Clarity Comes from Action
This is the evolution of a dream:
1. A dream is implanted in the brain of a dreamer
2. The dreamer becomes thrilled with the dream
3. The dreamer then becomes terrified of the dream
4.Then one of two things happen:
a. The terrified dreamer is scared into inaction, the fear becomes a self-fulfilling prophecy and the dream is considered unrealistic.
- or -
b. The terrified dreamer leans into the fear and takes action on the dream; the terror is found to be hollow and the dream becomes reality.
The point is that any dream worth pursuing is going to be both thrilling and scary. What if you fail? What if you succeed? What if the end result isn’t what you envisioned? What if it’s exactly as you envisioned?
The funny thing is that the answer to each of those four questions can interchangeably be thrilling or scary.
1. Reality control
Any time you seek to change your life, act on a dream and take control of your reality, there will be an inherent level of fear of the unknown. What you can’t do, however, is let that fear control you. It’s going to be there regardless of how confident you are in your dreams, and you need to use it as motivation rather than discouragement.
Because for better or for worse, true clarity comes from action.
It’s been said that you don’t know what you don’t know, and as circular as that might sound, it’s completely true. The size of your dream or the loftiness of your goal doesn’t matter, you never know what the results will be until you step out into the unknown and take action on your vision.
2. Fear the Unknown
Inaction comes from fear of that unknown. As you sit at the desk of your comfortable job, or perhaps as you carry out the daily routine you’re used to, embracing that unknown seems like an impossibility. But if you’re reading this, then you know deep down that there’s more out there. You have a calling that is more meaningful than a comfortable job or an easy routine.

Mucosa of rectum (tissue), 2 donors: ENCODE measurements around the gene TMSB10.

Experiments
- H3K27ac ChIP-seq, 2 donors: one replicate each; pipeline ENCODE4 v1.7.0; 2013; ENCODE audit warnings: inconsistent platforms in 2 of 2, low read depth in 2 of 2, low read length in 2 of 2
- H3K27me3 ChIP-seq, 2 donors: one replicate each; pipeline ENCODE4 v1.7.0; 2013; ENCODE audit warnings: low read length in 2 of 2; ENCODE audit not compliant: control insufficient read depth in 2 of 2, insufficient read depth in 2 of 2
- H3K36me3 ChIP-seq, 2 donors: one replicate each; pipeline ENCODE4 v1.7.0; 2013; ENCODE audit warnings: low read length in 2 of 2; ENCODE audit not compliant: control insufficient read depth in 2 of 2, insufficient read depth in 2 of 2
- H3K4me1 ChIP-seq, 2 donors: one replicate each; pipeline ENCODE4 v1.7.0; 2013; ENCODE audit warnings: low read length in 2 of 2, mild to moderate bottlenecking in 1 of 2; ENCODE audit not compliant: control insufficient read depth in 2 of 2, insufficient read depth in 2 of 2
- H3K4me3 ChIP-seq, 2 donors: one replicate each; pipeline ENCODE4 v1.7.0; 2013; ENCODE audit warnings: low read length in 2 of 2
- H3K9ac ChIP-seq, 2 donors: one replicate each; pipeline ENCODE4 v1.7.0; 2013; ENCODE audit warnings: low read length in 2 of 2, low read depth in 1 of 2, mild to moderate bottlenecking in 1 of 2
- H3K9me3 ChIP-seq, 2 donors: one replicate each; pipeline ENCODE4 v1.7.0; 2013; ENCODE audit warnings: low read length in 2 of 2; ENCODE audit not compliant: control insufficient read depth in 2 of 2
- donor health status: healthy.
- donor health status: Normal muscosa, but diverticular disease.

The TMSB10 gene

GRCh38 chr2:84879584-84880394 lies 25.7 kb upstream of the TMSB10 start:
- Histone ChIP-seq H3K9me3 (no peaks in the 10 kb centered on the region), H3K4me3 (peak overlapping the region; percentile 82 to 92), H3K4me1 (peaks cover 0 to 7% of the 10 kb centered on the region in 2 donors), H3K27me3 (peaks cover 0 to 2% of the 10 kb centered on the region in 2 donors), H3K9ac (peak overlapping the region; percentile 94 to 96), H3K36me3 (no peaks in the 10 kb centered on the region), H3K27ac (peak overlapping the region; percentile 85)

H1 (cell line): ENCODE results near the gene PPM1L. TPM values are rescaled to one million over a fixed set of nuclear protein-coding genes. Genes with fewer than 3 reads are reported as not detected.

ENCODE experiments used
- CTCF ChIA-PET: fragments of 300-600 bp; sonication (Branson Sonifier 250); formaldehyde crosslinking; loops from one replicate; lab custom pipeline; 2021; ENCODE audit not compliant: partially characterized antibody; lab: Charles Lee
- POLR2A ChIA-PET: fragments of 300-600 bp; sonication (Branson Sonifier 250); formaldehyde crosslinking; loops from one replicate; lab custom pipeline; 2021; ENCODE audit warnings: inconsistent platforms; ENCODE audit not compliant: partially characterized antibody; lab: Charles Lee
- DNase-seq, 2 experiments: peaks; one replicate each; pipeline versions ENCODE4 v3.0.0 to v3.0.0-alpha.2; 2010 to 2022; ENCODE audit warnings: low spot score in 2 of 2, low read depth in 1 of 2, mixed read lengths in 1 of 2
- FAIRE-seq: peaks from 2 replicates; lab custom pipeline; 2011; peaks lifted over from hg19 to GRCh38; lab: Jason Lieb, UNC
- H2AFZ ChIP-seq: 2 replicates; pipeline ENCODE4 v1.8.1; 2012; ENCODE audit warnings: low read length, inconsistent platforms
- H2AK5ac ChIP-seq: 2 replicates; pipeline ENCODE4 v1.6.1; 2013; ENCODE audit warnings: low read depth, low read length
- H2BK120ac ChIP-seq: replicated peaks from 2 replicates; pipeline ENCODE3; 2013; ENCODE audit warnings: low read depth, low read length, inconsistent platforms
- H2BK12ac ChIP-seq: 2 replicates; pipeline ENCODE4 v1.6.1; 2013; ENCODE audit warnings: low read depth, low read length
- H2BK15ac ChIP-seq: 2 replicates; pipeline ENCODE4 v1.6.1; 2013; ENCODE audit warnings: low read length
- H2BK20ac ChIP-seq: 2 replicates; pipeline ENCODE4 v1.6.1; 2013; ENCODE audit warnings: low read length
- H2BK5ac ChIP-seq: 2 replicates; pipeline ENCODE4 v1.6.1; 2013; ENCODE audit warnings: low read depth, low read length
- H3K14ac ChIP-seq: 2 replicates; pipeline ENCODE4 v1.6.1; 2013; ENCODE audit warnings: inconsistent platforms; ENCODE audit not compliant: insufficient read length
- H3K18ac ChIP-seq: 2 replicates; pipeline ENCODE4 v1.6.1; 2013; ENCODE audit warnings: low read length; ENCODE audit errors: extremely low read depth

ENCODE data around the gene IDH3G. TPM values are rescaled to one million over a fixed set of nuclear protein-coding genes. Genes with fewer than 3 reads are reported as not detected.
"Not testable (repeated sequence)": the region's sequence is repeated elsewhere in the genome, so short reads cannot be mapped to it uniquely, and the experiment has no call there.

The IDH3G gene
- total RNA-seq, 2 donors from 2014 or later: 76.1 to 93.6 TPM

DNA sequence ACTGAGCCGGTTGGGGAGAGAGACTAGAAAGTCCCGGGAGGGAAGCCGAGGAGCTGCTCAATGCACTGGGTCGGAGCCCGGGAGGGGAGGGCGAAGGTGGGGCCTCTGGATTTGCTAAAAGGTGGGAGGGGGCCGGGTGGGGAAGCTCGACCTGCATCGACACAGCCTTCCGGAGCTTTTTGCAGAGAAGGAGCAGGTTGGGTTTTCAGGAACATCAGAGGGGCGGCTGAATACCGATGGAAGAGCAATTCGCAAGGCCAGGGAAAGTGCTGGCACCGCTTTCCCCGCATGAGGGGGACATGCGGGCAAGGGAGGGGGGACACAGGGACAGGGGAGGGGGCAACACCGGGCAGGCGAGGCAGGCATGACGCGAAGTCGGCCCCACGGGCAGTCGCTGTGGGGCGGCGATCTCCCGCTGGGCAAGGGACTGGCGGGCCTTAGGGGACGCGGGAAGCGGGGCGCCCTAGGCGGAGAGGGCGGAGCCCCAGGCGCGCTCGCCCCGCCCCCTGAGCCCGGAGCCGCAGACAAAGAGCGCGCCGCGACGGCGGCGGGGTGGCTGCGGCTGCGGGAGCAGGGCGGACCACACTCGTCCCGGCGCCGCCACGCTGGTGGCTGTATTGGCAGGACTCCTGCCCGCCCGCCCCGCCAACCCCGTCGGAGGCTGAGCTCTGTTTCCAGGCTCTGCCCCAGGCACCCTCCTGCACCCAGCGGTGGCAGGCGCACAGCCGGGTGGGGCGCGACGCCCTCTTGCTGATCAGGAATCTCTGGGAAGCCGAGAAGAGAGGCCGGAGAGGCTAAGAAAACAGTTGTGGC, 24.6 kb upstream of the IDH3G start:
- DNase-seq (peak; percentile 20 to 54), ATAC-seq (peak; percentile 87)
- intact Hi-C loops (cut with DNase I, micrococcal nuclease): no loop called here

As you sit and contemplate the potential scenarios of your decision to pursue your dream, you’ll think about everything under the sun, both realistic and completely absurd. And since it’s human nature to avoid pain, your thoughts will naturally skew toward all the things that can go wrong.
But will those things go wrong? Can you say with clarity that pursuing your dreams will be a fool’s errand?
You can’t. No clarity comes from sitting on the sidelines.
The only way you’re going to know if your dreams are worth pursuing – if the juice is worth the squeeze – is if you actively pursue them.Only through trial, error and experiences will you know.
3. Quantifying Fear
It may be beneficial to actually quantify your fear. If your dream is to be an entrepreneur, what’s the worst that can happen if you leave your job in pursuit of your endeavor? Momentarily reduced income, a small gap in your resume and society potentially telling you that you’re a failure.
Now, what’s the best that can happen?
When you look at your dreams that way, the risk involved with taking a chance isn’t really that risky. So what if you fail? At least you tried; you expanded your knowledge of yourself and the world around you, better equipping yourself for the future.
The fear may be real. It may be the wrong decision to pursue your dreams, but it may not. For one second, stop thinking about the things that can go wrong, and instead think about the things that can go right.
When you start thinking that way, acting on your dreams isn’t only smart, it’s a necessity.